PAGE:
I remembered this morning that this was pretty much the reason I started a blog at all. Once upon a time, a long while ago, I thought it would be fun to keep track of my travels and post pictures online. I was still living in Egypt back then, and suddenly impatient to wait till I started traveling, I just went along and started typing. Which has worked out quite well for me, seeing as it's a brilliant way to vent.
However, whenever I do travel, I should probably give some sort of account on this blog.
Just to slightly keep the idea alive.
And because I just want to write about it. Hah. You hadn't seen that coming, had you?
I definitely haven't been "all around" Latvia, but I've seen pretty much every street in Riga, and we even went on two daytrips to the beach and forest.
Day one started out good. The weather was sunny, though chilly, and hundreds of Latvians welcomed us with a flashmob of blowing bubbles on the biggest square in the centre of Riga. That was defininitely fun to watch.
Jetlaggy (or just tired?), we only picked a place where to have breakfast for the next day, didn't do too much. Oh, and I started keeping a lookout for new shoes. I thought that'd be a good idea, seeing as I hadn't brought along my most comfortable ones. (Wait, do I have comfortable shoes at all? Probably not. Shoes aren't meant for comfort. Flip-flops, on the other hand... Anyways.)
The next day we moved to the hotel we had booked, which meant a change of rooms.
After that, we had a three hour walk with a theme: Architecture. Riga's one great place for art and architecture. Seriously. From Renaissance, Gothic, to Art Nouveau, from wooden houses till brick ones, from old to extremely modern, new and flashy. And all next to one another, so that the contrast showed even more. Same with Latvian people, by the way. It was either entirely slutty with too short skirts, too high heels, too much make-up, too much of a perfect hair-do, and too blond, or it was a fur-coat-that-covers-everything-even-with-the-sunshine. They just don't smile. They walk right into you, or stand on your foot, and don't apologize. Maybe I'm too Dutch, or just weird that I expect everyone to smile all day at complete strangers?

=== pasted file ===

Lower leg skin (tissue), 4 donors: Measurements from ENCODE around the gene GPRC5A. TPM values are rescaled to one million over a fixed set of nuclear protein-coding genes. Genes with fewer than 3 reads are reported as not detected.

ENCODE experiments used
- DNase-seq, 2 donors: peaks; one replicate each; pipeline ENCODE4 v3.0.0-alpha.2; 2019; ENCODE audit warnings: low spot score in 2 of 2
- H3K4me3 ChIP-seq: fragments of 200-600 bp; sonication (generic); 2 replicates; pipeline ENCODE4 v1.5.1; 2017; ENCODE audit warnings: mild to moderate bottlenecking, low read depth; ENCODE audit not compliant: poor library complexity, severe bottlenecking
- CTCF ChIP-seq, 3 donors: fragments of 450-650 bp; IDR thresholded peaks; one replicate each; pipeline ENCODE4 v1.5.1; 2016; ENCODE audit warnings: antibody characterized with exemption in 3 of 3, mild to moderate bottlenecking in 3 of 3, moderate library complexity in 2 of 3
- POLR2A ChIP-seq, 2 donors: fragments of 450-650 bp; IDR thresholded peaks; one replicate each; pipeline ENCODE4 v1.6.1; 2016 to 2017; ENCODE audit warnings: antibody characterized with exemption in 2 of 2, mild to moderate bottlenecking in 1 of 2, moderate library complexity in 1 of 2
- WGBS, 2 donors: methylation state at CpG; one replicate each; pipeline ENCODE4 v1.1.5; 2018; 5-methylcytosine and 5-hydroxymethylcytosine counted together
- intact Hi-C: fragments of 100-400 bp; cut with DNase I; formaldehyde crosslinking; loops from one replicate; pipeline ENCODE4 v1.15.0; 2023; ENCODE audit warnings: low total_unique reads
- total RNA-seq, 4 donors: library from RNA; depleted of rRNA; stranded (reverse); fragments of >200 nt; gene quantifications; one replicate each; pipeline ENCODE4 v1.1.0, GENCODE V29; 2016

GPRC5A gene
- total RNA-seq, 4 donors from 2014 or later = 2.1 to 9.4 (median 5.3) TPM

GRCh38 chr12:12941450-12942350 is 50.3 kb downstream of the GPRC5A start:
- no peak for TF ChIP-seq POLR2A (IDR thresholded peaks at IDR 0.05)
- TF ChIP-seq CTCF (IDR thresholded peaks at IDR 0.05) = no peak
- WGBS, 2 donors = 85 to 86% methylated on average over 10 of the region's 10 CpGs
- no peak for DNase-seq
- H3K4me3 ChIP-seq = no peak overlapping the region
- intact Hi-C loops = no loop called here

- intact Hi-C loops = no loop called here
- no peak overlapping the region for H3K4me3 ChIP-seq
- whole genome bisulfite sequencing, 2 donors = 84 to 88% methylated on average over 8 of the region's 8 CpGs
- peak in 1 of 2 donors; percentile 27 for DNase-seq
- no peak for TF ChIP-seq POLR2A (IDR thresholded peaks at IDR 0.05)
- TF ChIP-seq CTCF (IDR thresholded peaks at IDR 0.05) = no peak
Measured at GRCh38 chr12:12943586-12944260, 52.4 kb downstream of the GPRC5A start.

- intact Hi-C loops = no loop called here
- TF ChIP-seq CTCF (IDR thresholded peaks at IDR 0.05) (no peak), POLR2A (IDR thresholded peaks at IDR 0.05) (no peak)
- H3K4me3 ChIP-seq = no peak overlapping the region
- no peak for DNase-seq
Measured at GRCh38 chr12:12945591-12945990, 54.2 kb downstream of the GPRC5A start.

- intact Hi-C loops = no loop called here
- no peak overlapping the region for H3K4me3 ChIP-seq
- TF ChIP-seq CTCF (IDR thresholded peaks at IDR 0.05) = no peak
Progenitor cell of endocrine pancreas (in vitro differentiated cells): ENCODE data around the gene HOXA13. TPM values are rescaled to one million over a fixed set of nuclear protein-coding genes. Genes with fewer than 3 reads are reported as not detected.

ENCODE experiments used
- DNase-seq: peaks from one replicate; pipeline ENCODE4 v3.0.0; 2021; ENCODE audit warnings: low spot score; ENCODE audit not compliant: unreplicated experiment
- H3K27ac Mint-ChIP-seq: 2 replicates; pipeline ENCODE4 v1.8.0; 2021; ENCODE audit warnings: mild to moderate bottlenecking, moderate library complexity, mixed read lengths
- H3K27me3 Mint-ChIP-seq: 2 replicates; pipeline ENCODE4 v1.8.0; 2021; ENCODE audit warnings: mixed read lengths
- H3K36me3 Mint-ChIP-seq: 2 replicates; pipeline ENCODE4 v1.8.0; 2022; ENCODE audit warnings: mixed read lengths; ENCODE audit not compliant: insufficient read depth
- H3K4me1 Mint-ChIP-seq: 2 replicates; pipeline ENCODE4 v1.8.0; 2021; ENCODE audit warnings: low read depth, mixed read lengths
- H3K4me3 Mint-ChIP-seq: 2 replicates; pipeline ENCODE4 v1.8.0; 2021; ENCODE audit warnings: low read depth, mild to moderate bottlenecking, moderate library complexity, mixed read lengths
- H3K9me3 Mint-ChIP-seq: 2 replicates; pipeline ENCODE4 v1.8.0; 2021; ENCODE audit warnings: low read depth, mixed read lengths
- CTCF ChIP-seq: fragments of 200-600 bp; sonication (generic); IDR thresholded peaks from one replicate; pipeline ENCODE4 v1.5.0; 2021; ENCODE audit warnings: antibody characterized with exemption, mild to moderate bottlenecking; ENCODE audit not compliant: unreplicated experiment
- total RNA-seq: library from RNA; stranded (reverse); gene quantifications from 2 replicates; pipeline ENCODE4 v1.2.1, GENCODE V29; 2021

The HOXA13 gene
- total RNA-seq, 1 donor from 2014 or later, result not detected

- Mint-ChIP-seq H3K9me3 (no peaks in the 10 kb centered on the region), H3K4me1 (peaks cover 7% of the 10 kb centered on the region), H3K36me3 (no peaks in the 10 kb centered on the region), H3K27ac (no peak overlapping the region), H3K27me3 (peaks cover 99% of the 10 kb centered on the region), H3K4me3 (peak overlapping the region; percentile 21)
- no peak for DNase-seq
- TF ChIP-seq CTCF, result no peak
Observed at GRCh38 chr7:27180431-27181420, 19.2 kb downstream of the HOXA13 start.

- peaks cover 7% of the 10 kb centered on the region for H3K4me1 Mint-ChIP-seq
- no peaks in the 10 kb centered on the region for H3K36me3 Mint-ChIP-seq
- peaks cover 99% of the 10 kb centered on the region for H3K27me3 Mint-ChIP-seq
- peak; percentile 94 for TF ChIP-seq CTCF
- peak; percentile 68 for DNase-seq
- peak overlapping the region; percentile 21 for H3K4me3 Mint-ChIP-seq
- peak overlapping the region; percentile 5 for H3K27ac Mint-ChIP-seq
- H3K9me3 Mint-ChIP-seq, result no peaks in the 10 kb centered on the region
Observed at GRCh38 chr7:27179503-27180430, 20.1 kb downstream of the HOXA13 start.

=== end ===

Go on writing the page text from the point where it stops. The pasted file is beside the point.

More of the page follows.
One of the WWII monuments for the jews and those who helped them out.
Or just strong men ;)
We walked into Espa (a spa, obviously) when it started to rain too heavily, and the people at the reception were friendly enough to give us an entire tour spontaneously. :) So they can be hospitable when they want to be. We ended our walk in a pancake restaurant. Good idea. :)
Just (two minutes) before all shops closed I bought myself a pair of (seemingly bowling) shoes. More comfortable than what I'd brought with. :)
The next morning we visited the Rīga zoo. We actually arrived before opening time, and that meant we got to see it as a ghost town. They've got a wide variety of animals, of which the kangeroos were the most surprising, and the tiger and giraffes the most impressive. They, however, had no elephants. Which zoo in the world doesn't have elephants, for crying out loud?
By noon we'd seen it all, and left for Rīga's Central Station, after which we took the train (three seats, more spacious then I'd expected) to Jūrmala, the widest beach (32 kms) of Latvia.
The Latvian train. Cute, nay?
Part of James' tour group -- Free Tours :)